"The results suggest that supermassive black holes send out beams of X-rays when their surrounding coronas -- sources of extremely energetic particles -- shoot, or launch, away from the black holes," NASA reported in 2015.

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Tempest in a teacup

This teacup-shaped formation appears in a galaxy where NASA said a "storm is raging." The stormy source is a supermassive black hole.

"As matter in the central regions of the galaxy is pulled toward the black hole, it is energized by the strong gravity and magnetic fields near the black hole," said NASA. "The infalling material produces more radiation than all the stars in the host galaxy."

Published:Caption:Photo:X-ray: NASA/CXC/Univ. of Cambridge/G. Lansbury et al; Optical: NASA/STScI/W. Keel et al.
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It's a gas, gas, gas

The Milky Way's own supermassive black hole Sagittarius A* has a ring of gases around it. The ALMA observatory was able to image the cool, nebulous gases and shared the view in June 2019.

The red areas show hydrogen gas moving away relative to Earth, while the blue portion represents gas moving toward us. The crosshair is the black hole's location.

"This information will provide new insights into the ways that black holes devour matter and the complex interplay between a black hole and its galactic neighborhood," the National Radio Astronomy Observatory said.

Published:Caption:Photo:ALMA (ESO/NAOJ/NRAO), E.M. Murchikova; NRAO/AUI/NSF, S. Dagnello
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Spin me right round

The V404 Cygni black hole is an oddball. Scientists revealed in early 2019 this black hole is spitting out bright jet beams of matter into space at different angles. The jets seem to be rotating, giving the black hole a wobble like a spinning top. This artist's impression shows the V404 Cygni system and the accretion disk around the black hole.

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Black hole 'spaghettifies' a star

The European Space Agency's Hubble Space Telescope site shared this doozy of an illustration in late 2016, saying, "The artist's impression depicts a Sun-like star close to a rapidly spinning supermassive black hole, with a mass of about 100 million times the mass of the Sun, in the center of a distant galaxy." The gravitational pull of the black hole is shredding the star.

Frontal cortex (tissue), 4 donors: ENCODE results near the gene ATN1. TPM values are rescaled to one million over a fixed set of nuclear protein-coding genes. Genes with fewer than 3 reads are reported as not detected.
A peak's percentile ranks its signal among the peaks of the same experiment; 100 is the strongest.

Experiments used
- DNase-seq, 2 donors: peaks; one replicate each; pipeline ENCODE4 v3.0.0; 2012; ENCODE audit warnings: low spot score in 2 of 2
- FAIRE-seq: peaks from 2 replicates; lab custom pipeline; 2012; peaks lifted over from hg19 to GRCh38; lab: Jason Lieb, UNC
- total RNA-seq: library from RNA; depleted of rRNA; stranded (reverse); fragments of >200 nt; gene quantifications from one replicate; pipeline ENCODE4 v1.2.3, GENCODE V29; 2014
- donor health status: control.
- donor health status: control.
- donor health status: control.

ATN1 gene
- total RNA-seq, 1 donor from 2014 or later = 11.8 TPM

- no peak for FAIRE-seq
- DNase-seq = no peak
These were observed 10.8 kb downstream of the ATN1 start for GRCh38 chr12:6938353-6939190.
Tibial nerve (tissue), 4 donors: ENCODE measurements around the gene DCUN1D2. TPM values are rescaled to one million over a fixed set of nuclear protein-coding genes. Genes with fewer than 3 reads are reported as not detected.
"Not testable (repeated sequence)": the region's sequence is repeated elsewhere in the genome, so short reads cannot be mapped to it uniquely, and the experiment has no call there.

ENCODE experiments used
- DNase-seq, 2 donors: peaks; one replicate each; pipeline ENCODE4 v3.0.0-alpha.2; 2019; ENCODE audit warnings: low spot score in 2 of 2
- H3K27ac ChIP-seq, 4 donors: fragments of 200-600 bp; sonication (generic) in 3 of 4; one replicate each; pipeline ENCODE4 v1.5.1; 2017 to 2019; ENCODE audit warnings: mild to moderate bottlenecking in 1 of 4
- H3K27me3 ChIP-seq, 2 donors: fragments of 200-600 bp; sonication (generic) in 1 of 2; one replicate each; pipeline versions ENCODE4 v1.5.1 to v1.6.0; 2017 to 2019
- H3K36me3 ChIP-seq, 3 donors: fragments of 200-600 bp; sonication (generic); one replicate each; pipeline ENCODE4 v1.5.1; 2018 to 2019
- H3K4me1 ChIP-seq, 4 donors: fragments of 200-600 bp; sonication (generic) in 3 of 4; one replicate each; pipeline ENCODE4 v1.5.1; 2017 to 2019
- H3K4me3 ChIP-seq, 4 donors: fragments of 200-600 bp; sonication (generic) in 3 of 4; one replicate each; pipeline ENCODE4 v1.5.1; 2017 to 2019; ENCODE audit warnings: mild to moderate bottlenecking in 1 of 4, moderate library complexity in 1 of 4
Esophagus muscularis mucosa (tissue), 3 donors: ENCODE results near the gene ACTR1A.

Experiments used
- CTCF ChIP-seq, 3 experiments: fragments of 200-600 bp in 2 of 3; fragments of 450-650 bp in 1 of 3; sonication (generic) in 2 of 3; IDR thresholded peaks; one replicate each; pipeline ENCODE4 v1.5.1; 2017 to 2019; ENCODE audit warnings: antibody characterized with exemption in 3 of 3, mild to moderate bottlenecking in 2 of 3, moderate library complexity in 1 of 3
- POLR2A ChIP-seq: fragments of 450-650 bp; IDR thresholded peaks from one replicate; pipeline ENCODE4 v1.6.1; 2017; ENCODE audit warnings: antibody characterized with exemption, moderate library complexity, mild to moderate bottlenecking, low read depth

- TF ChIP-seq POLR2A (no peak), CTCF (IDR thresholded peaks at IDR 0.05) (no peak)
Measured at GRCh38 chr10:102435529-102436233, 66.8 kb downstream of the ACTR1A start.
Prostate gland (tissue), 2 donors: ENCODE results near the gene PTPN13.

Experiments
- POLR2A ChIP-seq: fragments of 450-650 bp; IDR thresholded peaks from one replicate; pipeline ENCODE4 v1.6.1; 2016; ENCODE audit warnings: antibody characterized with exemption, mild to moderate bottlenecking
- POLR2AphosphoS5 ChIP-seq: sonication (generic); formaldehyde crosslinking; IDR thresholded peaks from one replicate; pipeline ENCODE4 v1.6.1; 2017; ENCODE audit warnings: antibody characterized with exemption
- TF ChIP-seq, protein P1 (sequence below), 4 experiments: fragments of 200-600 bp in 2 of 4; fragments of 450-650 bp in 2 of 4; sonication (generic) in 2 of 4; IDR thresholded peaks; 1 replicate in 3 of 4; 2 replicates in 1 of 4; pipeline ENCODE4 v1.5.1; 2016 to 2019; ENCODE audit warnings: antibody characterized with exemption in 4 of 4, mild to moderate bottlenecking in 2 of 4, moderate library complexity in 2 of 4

Published:Caption:Photo:ESA/Hubble, ESO, M. Kornmesser
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Slice of a black hole simulation

This colorful image shows how a supercomputer looked at a black hole through a simulation. Researchers unveiled the results of the simulation in June 2019. It was aimed at investigating a theory that says the inner-most region of a spinning black hole would eventually align with the hole's equatorial plane.

In this image, the accretion disk (red) aligns along the equatorial plane of the black hole (white center circle). The researchers called this the most-detailed simulation of a black hole to date.

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Published:Caption:Photo:Sasha Tchekhovskoy/Northwestern University/Matthew Liska/University of Amsterdam
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NASA hunts for a black hole

Data from NASA's Chandra X-ray Observatory and other telescopes sent astronomers on a 2017 hunt for a supermassive black hole that may be moving. NASA described it as a "renegade black hole" that may have been formed by two smaller black holes colliding and merging.

This illustration hints at what this black hole might look like.

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Cold quasars

Black holes are usually found at the center of galaxies, so what happens to the monster space beasts when two galaxies collide? They merge.

Recent evidence suggests that this process results in the formation of a "cold quasar" which blows out all the gas and dust in the galaxy, but remains ringed by an area of star-forming debris. The black hole is responsible for "quenching" the galaxies star-forming abilities, so cold quasars are actually regions in space on the brink of death.

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Published:Caption:Photo:Michelle Vigeant